Different, but the same - Woodshop News

Different, but the same

Author:
Publish date:

My wife and I went to a statewide arts and crafts show last weekend, and I think I may have learned something important. Or, more accurately, realized something I knew all along.

This annual show isn’t your run of the mill event with lots of amateur work – no scarecrow-on-a-stick decorations or fat-lady-bending-over yard ornaments here – but first-class, juried work. Items on display ran the gamut, including textiles, paint and sculpture, metalwork, calligraphy and, of course, woodworking.

In fact, at a guess I’d have to say that woodworking accounted for maybe a third of what we saw. Just about all types of woodworking were represented, but turning and carving dominated the offerings. And all of it was excellent.

I’ve always felt humbled and envious when viewing outstanding carving, because I just can’t do it. And while I’m a pretty decent woodturner, I could never in a million years do some of the paper-thin bowls and hollow forms we saw. All I could do was admire, shake my head, and stand in awe of some of them on display. But there were other woodworking disciplines represented, too. Cabinetry and chairmaking, treenware, Christmas ornaments, and lots and lots of boxes. Now those are things I can do, and I risk bragging when I say I can do all of those pretty darned good.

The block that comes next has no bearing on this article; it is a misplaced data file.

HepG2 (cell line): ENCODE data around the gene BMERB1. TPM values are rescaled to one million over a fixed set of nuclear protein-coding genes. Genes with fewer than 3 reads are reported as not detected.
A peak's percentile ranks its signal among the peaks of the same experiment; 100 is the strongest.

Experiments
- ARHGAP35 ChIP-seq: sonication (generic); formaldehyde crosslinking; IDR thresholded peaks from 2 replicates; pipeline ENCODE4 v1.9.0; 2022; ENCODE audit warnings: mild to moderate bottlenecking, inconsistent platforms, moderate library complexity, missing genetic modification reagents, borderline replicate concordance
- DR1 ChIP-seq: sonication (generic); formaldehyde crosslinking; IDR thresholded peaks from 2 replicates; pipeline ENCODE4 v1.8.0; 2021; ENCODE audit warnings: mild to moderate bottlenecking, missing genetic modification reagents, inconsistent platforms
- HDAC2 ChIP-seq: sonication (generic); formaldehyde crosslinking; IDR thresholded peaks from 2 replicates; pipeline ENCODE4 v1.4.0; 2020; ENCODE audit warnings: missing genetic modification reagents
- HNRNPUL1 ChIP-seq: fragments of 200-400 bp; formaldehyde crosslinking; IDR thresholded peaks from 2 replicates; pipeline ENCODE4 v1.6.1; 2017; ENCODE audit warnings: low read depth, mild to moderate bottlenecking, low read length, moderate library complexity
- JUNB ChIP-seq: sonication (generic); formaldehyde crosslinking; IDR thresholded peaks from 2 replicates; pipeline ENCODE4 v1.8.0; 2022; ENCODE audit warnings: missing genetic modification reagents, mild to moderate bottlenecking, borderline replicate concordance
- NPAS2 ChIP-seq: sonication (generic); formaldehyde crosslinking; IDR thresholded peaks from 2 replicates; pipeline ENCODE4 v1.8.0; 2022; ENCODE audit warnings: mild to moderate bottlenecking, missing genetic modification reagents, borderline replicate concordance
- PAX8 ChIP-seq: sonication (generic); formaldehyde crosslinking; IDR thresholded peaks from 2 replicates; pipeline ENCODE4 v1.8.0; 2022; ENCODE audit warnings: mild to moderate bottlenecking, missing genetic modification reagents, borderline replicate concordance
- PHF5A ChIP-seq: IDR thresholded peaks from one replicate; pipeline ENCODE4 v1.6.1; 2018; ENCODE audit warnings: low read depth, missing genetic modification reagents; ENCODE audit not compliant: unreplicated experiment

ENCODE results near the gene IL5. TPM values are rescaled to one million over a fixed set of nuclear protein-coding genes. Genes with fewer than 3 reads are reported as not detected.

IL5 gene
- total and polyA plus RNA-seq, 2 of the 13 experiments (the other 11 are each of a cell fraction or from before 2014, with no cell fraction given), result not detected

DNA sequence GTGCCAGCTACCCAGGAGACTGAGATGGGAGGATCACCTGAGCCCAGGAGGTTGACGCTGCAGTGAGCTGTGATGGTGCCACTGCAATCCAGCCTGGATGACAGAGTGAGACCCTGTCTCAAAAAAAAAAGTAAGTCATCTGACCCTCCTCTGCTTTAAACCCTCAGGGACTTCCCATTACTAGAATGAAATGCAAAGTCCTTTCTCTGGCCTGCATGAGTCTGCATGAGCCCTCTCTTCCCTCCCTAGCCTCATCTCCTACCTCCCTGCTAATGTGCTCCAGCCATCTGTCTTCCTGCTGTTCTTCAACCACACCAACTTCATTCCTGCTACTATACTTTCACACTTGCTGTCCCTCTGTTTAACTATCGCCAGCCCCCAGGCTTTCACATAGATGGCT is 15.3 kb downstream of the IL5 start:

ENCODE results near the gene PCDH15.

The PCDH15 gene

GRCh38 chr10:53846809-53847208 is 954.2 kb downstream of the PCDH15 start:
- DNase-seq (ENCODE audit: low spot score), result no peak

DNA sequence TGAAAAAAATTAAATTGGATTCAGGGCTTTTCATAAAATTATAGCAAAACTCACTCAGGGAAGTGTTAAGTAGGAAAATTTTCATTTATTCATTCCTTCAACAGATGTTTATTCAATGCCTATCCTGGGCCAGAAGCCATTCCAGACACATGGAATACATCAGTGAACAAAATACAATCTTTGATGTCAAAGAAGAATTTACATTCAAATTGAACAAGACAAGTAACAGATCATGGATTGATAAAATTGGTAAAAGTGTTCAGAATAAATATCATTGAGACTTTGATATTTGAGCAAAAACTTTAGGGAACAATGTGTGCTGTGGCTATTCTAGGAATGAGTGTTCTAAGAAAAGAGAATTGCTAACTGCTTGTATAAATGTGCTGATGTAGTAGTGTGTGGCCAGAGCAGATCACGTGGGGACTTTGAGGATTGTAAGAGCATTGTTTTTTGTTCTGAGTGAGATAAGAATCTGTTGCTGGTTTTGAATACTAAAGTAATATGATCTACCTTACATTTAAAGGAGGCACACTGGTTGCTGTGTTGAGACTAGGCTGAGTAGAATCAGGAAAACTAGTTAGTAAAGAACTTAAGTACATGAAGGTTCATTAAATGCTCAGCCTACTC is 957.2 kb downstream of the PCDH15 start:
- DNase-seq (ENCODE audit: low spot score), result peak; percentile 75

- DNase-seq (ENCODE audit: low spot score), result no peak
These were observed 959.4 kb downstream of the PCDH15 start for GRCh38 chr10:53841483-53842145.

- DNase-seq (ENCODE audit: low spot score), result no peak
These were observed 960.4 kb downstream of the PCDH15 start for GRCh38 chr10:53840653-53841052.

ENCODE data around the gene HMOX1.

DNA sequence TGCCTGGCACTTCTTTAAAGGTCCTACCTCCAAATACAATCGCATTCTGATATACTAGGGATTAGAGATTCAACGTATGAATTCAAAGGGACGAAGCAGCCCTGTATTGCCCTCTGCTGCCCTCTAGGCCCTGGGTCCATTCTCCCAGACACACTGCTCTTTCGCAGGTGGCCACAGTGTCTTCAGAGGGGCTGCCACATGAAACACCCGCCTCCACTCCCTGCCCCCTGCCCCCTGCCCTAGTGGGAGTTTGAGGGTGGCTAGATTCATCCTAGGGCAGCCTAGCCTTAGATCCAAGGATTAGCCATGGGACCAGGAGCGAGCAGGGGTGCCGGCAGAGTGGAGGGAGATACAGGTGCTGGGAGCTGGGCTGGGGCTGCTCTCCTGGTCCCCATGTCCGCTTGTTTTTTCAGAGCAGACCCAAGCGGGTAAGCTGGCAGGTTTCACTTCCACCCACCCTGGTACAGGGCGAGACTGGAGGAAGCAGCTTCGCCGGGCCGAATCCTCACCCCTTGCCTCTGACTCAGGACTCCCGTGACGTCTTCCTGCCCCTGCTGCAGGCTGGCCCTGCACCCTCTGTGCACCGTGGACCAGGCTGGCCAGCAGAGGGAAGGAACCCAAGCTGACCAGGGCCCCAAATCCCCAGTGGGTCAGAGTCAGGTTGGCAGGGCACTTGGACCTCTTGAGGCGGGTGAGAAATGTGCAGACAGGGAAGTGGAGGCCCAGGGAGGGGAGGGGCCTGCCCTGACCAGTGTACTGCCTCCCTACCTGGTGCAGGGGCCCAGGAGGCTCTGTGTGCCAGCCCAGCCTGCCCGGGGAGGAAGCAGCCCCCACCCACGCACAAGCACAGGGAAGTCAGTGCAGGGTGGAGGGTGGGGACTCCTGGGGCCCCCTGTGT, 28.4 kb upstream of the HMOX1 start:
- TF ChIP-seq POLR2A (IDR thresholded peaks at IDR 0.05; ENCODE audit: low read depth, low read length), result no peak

That’s when I realized that these were just opposite sides of the same coin. I can’t do hollow forms on the lathe, but it’s very possible that one of those turners isn’t as good at box making as I am. But we’re both accomplished woodworkers.

I wonder if Harrison Ford ever looks at Billy Joel, and thinks, “Wish I could do that.” Or if Mark Twain ever envied Norman Rockwell’s abilities. Or visa-versa. I’m guessing probably so.

When it comes to talents and abilities, I don’t mean to imply that I’m anywhere near those four gentlemen’s leagues, but the point is that creativity is universal - especially within a particular area, like woodworking.

And while I may envy the turner of those paper-thin bowls, I’m more than satisfied with the woodworking gifts I’ve been given. More than that, I’m proud of them.

Till next time,

A.J.

Related Articles